June 19, 2017
More than 60% of Australians believe only the wealthy can achieve the ‘Great Australian Dream' of home ownership, new data has revealed.
According to Mortgage Choice and CoreData's Evolving Great Australian Dream whitepaper, 63.2% of Australians said “only people with a lot of money can hope to achieve the Australian Dream”.
“This finding is not surprising considering that property prices have grown faster than wages,” Mortgage Choice chief executive officer John Flavell said.
“According to the Australian Bureau of Statistics' Wage Price Index, wages grew 12.6% between March 2012 and March 2017.
“Meanwhile, data from CoreLogic found property values across the combined capital cities rose 21.86% over the same time period.”
But while it is undoubtedly becoming increasingly difficult for some buyers to get their foot on the property ladder, Mr Flavell said property ownership remains the ‘Great Australian Dream'.
“Regardless of how difficult property ownership becomes, people still want to own a home. In fact, our research shows people rate ‘home ownership' as more of a priority than career success, travel, or having a luxurious lifestyle,” he said.
But while property ownership remains the ‘Dream', Mr Flavell said the type and style of ‘Dream' has evolved in recent years.
“Traditionally, the Great Australian Dream has been seen as a freestanding house on a quarter acre block in the suburbs. Today however, that dream has evolved to include different types of dwellings, like apartments.
“According to the Australia Bureau of Statistics, 52,000 apartments were approved for construction in 2011. By 2016, that number had jumped to over 100,000 – proving that apartments are becoming an increasingly popular property option amongst Australians.
“And while some buyers are choosing to purchase apartments for the lifestyle options they offer, a lot of people are seeing them as a cheaper way into the market.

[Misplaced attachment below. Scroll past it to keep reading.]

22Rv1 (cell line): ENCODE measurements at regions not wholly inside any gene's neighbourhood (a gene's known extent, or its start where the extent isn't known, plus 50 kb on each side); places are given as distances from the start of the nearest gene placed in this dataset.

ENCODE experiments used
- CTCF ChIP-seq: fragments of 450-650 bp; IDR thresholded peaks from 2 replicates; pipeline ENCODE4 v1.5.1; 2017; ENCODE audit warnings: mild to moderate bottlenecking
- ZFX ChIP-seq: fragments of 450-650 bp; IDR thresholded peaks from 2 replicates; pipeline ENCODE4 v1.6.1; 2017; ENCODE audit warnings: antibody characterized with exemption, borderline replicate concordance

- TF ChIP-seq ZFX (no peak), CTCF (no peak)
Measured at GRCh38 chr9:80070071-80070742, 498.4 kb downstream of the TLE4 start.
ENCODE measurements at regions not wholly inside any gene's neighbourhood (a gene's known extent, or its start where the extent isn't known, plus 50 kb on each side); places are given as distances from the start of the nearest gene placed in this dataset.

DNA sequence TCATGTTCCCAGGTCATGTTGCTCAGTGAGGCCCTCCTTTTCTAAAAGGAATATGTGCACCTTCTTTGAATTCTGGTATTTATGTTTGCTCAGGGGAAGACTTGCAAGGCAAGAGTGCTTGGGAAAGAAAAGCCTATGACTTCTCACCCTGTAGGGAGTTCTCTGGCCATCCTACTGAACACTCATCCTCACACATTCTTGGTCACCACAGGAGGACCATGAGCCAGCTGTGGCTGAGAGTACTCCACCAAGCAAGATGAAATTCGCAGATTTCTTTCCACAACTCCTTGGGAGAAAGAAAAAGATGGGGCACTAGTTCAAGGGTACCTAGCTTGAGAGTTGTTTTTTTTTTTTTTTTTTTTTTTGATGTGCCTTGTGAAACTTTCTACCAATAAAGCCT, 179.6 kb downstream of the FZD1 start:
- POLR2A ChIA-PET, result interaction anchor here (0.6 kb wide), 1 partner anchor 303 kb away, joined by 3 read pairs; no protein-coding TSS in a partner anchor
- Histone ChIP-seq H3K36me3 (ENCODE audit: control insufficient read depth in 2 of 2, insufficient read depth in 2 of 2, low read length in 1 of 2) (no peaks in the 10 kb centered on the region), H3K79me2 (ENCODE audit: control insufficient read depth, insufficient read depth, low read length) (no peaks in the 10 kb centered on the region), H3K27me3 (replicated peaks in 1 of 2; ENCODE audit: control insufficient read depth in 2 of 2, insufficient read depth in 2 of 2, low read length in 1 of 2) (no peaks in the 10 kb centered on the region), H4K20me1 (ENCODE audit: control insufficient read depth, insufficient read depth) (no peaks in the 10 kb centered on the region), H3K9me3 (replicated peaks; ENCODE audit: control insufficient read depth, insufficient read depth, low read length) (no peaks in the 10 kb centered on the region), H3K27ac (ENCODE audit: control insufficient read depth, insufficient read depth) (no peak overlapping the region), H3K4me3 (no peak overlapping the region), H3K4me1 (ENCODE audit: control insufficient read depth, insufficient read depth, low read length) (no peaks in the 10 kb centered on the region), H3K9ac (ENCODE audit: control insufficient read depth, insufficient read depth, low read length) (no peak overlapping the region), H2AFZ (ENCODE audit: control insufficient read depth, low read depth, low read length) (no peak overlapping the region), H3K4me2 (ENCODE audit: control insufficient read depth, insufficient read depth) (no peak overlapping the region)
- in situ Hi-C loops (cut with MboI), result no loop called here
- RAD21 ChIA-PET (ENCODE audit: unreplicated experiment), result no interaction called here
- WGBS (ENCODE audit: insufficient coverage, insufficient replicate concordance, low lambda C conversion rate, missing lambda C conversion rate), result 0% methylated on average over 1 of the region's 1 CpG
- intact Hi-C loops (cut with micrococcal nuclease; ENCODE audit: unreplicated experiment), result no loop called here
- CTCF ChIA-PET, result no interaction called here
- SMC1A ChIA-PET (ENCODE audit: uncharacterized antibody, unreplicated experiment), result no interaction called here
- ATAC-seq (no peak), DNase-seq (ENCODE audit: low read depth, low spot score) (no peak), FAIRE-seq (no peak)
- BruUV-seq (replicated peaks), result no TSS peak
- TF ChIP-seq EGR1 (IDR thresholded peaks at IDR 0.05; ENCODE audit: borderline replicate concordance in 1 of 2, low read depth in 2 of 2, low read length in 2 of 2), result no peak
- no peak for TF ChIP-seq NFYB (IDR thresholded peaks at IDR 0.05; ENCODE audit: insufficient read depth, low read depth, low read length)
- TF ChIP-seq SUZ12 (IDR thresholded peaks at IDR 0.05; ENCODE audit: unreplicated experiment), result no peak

“Of course, buying a ‘cheaper' dwelling isn't the only strategy home buyers are using in order to get their foot on the property ladder.
“From the data, it is clear that Australians are keen to use a variety of purchasing strategies in order to achieve their property ownership goals.
“According to the findings of the Evolving Great Australian Dream Whitepaper, 31% of Australians reduced their spending in order to save a property deposit, while 24% decided to buy a smaller (more affordable) property, and 20% thought to reduce the overall expense of purchasing property by buying with friends and family.
“In addition, 6% looked for financial assistance from their parents, 5% moved back home to save, and another 3% chose to rent-vest.”
Mr Flavell said these strategies prove that Australians are savvy. They understand that it is much easier to purchase their dream home once they already have a foot on the property ladder.
“Home buyers understand that the biggest hurdle on the path to purchasing is saving the deposit and taking that initial step into the property market,” Mr Flavell said.
“Consequently, they are happy to try new strategies and make adjustments to their financial situation in order to achieve their goals.
According to the whitepaper findings, 63% of Australians had implemented various savings tricks in order to improve their financial situation, while a further 23% sought professional financial advice.
“While it is good to see Australians are very financially savvy and know exactly what it takes to make their goals a reality, I believe there is more that the government – both state and Federal – can do to help home buyers achieve their dreams,” Mr Flavell said.
“In recent months, we've seen the Victorian state government boost its First Home Owner Grant, and both Victoria and New South Wales abolish stamp duty for some first home buyers.
“While these are steps in the right direction, more needs to be done. Housing affordability is a crisis in Australia and we need to seek new ways to rectify the situation.
“If we are to truly address the issue of housing affordability, we need our state and federal governments to look beyond grants and tax breaks and start looking at the root cause – lack of appropriate supply together with appropriate infrastructure investment.”